If Chemical Accidents Aren’t Recorded, Did They Really Happen? Proactive Measures for Lab Safety

chemical accidents
Information regarding chemical accidents is not tracked and reported accurately.
Image source: Win Henderson via wikimedia.org

There is an old saying that goes, “Close only counts in horseshoes and hand grenades.” This is especially true when it comes to tracking chemical and chemical accidents.

That is why it is disappointing to discover that according to a news report, “Even the best national data on chemical accidents is wrong nine times out of ten.” It turns out that data collected by the government regarding chemical safety statistics is surprisingly inaccurate. The lack of information means that we are probably underestimating the real number of vulnerable areas and potential accidents that might occur each year. But what can be done about it?

Let’s explore three ways that laboratory managers can increase their own understanding about the chemicals and chemical accidents within their laboratory:

1.  Refrain from using spreadsheet software to track chemicals

Personally, I think that popular spreadsheet software is among the most versatile software ever created. It can be programmed, changed and formatted to address everything from financial planning to employee scheduling. However, when it comes to chemical management, it should not be the first, second or third choice because it is only as accurate as the data that is entered into it. This means that, unless people are constantly updating spreadsheets with their chemical usage, it remains inaccurate. In addition, spreadsheets are usually stored on an individual’s hard drive, making them inaccessible to others. All of this makes it cumbersome to use as an effective and efficient chemical tracking tool.

Instead, chemical tracking is best accomplished with a chemical inventory management system, especially one that uses barcode tracking. The functionality provided from a best practice system allows chemicals to be quickly checked in and monitored throughout their entire life cycle so that accuracy is maintained.

2.  Track locations of chemicals

Besides knowing what types of chemicals are currently in your laboratory, it is also important to know where they are located and how they are stored. With this information, you can be proactive in ensuring that individuals who handle and work with the chemicals understand the associated risks and the steps necessary to mitigate possible accidents.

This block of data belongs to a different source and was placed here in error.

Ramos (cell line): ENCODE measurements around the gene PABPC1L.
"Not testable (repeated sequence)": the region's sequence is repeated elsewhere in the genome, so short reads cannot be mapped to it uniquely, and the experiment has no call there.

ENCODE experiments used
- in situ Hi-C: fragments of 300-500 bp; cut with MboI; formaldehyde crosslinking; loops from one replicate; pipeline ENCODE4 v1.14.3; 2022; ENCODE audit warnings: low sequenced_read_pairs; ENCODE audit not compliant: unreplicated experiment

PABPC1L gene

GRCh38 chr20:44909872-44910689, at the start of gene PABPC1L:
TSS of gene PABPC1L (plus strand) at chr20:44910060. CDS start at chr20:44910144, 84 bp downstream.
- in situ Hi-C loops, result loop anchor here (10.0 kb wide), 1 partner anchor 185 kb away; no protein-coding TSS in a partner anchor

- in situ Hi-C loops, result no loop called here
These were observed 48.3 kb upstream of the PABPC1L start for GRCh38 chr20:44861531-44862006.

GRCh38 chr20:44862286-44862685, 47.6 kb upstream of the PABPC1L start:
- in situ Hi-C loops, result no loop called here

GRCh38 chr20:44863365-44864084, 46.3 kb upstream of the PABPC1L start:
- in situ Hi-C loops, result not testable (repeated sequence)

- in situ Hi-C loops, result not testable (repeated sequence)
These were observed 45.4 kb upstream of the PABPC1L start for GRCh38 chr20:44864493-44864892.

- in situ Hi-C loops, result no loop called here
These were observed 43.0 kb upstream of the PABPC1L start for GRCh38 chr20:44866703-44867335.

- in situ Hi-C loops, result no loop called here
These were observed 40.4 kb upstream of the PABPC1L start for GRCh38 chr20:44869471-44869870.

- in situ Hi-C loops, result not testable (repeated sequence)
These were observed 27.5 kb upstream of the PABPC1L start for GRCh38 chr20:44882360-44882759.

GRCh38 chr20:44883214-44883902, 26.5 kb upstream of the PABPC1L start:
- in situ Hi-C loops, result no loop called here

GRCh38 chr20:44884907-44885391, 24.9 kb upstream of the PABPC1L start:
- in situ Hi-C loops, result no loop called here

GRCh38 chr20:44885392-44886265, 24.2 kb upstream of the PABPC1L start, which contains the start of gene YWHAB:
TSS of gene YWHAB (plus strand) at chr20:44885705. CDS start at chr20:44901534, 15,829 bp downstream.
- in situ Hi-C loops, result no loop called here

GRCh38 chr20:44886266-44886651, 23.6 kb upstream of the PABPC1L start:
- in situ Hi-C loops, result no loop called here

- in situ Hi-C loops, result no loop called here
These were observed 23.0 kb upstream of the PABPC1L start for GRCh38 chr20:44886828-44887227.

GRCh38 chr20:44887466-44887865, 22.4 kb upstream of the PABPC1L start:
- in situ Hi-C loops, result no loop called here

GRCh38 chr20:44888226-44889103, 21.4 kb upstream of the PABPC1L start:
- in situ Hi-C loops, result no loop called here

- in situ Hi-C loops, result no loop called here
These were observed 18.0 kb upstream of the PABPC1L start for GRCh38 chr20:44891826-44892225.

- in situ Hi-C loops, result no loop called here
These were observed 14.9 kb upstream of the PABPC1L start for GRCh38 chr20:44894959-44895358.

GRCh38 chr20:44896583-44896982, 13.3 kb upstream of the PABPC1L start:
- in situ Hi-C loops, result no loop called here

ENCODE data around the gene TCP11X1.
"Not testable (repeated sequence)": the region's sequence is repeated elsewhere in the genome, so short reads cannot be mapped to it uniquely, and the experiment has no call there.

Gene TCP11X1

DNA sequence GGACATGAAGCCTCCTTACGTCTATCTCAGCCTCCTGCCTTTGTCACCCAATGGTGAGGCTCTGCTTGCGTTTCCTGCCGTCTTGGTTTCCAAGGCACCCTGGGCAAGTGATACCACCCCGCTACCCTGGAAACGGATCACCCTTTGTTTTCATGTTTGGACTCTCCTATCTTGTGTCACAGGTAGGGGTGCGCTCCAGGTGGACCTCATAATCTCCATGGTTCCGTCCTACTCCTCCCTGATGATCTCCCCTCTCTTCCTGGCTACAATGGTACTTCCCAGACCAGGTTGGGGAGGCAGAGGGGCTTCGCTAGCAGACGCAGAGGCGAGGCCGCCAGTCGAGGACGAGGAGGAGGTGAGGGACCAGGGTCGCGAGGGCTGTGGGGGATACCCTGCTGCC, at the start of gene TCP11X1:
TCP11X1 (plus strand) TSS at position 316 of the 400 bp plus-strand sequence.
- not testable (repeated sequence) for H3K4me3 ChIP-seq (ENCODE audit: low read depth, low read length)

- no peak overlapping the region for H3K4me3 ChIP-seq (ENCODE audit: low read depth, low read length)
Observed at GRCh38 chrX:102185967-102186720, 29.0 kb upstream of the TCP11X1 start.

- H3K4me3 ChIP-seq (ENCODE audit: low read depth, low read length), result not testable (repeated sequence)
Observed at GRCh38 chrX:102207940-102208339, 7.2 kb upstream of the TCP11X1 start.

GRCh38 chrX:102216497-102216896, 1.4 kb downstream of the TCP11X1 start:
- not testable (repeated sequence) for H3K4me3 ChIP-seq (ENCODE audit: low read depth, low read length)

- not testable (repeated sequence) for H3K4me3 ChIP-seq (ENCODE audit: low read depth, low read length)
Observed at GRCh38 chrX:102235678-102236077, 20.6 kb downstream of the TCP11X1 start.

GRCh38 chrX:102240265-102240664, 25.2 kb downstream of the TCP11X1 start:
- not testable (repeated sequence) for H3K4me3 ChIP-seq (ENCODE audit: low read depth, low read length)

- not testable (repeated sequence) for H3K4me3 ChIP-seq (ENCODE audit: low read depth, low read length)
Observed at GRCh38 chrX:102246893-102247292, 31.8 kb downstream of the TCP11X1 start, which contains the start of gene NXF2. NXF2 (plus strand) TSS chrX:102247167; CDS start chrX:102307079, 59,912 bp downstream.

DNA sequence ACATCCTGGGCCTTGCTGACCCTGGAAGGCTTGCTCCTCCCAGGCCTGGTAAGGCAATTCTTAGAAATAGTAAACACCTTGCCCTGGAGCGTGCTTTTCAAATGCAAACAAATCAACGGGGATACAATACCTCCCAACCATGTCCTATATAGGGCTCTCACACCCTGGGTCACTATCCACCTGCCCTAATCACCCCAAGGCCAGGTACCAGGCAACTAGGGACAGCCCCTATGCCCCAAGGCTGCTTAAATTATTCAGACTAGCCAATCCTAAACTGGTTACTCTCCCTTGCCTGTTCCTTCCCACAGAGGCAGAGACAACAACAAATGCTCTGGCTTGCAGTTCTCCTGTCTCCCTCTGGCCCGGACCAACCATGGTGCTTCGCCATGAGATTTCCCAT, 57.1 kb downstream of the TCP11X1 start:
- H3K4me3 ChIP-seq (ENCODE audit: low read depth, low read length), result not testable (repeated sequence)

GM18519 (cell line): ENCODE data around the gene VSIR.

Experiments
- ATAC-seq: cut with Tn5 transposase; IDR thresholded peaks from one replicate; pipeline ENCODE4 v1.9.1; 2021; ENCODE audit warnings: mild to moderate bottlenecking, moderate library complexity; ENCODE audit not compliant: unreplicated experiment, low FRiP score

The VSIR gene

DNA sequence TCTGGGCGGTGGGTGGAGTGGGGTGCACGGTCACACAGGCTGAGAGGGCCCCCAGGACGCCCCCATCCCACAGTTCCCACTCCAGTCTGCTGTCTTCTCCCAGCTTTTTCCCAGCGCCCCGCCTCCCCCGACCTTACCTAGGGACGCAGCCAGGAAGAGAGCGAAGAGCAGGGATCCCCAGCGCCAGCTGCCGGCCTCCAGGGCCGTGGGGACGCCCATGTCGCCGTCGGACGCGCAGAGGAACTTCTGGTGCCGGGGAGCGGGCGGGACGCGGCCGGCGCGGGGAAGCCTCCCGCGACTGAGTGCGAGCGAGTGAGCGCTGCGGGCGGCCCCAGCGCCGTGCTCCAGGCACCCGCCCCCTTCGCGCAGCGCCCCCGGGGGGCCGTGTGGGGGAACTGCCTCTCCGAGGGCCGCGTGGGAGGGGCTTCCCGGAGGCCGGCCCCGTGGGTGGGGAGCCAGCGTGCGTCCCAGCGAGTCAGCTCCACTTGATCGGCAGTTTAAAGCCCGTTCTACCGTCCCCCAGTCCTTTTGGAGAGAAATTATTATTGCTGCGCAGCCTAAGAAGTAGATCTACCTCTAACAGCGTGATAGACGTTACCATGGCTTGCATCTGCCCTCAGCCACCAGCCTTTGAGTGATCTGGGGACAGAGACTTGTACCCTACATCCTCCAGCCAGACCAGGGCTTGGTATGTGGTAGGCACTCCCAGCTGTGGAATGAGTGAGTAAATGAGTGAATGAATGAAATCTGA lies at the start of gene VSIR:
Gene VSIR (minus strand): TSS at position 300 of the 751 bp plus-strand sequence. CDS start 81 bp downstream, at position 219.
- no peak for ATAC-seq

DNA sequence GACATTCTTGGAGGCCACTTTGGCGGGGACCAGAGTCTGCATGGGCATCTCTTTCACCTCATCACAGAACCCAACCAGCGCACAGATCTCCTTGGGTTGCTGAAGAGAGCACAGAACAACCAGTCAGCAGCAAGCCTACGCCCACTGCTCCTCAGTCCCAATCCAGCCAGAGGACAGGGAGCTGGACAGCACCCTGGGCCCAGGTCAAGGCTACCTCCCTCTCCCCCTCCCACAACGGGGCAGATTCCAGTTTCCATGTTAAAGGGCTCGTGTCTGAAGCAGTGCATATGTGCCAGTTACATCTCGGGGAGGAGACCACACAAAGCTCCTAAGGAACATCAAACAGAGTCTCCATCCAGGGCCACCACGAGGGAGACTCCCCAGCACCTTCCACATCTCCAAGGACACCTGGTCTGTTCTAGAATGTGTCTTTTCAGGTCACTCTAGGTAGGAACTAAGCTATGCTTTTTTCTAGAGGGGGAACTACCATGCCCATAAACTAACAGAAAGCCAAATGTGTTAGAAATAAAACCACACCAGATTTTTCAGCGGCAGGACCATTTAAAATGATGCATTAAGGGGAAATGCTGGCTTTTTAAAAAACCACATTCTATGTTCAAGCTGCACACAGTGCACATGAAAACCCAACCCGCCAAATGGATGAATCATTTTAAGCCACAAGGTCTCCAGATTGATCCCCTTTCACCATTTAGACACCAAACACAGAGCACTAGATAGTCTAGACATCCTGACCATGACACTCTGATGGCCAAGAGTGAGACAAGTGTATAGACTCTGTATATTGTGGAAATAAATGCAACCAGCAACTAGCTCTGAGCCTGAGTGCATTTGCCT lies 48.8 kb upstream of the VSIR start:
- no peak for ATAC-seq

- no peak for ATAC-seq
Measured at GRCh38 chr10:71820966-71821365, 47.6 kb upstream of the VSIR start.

Like the first suggestion, the best way to track chemical locations is to use a chemical inventory management system. Most systems have some functionality within their database that allows location information to be tagged and tracked.

3.  Document incident investigations

Commercial airline travel is one of the safest modes of transportation. Any accidents that have occurred within the past 50 years have been investigated to determine exactly what went wrong and what could have been done differently to help avoid the same problems moving forward.

If a similar philosophy existed across laboratories, compliance officers would investigate and document any circumstances that led to an accident. These would then be studied to identify corrective actions to help ensure the accident never occurs again. This would go a long way in making sure statistics are more accurate, and spur a decrease in the number of accidents.

As laboratory managers, it’s important to keep in mind that it’s not necessary to wait for a national, state or city mandate to take action. We need to be proactive when it comes to the protection of our employees.

Don’t let your laboratory become a false chemical statistic reported to the government. Implement a chemical inventory management system like Accelrys CISPro and consider the steps outlined above to ensure that your laboratory, personnel and the surrounding community are safe. For more information, please visit our website.

3 thoughts on “If Chemical Accidents Aren’t Recorded, Did They Really Happen? Proactive Measures for Lab Safety

  1. I agree that it is critical to keep accurate records so that we can make informed decision regarding the facts.

  2. The problem is that most laboratories do not know what chemicals they have in their labs. A CMS would help at least get that information accurate.

  3. We must continue to track the location of chemicals. The mixing of wrong chemicals can be very dangerous, especially mixed in the wrong way. As apart of the science community we must do the best we can to keep track of everything.

Leave a Reply

Your email address will not be published. Required fields are marked *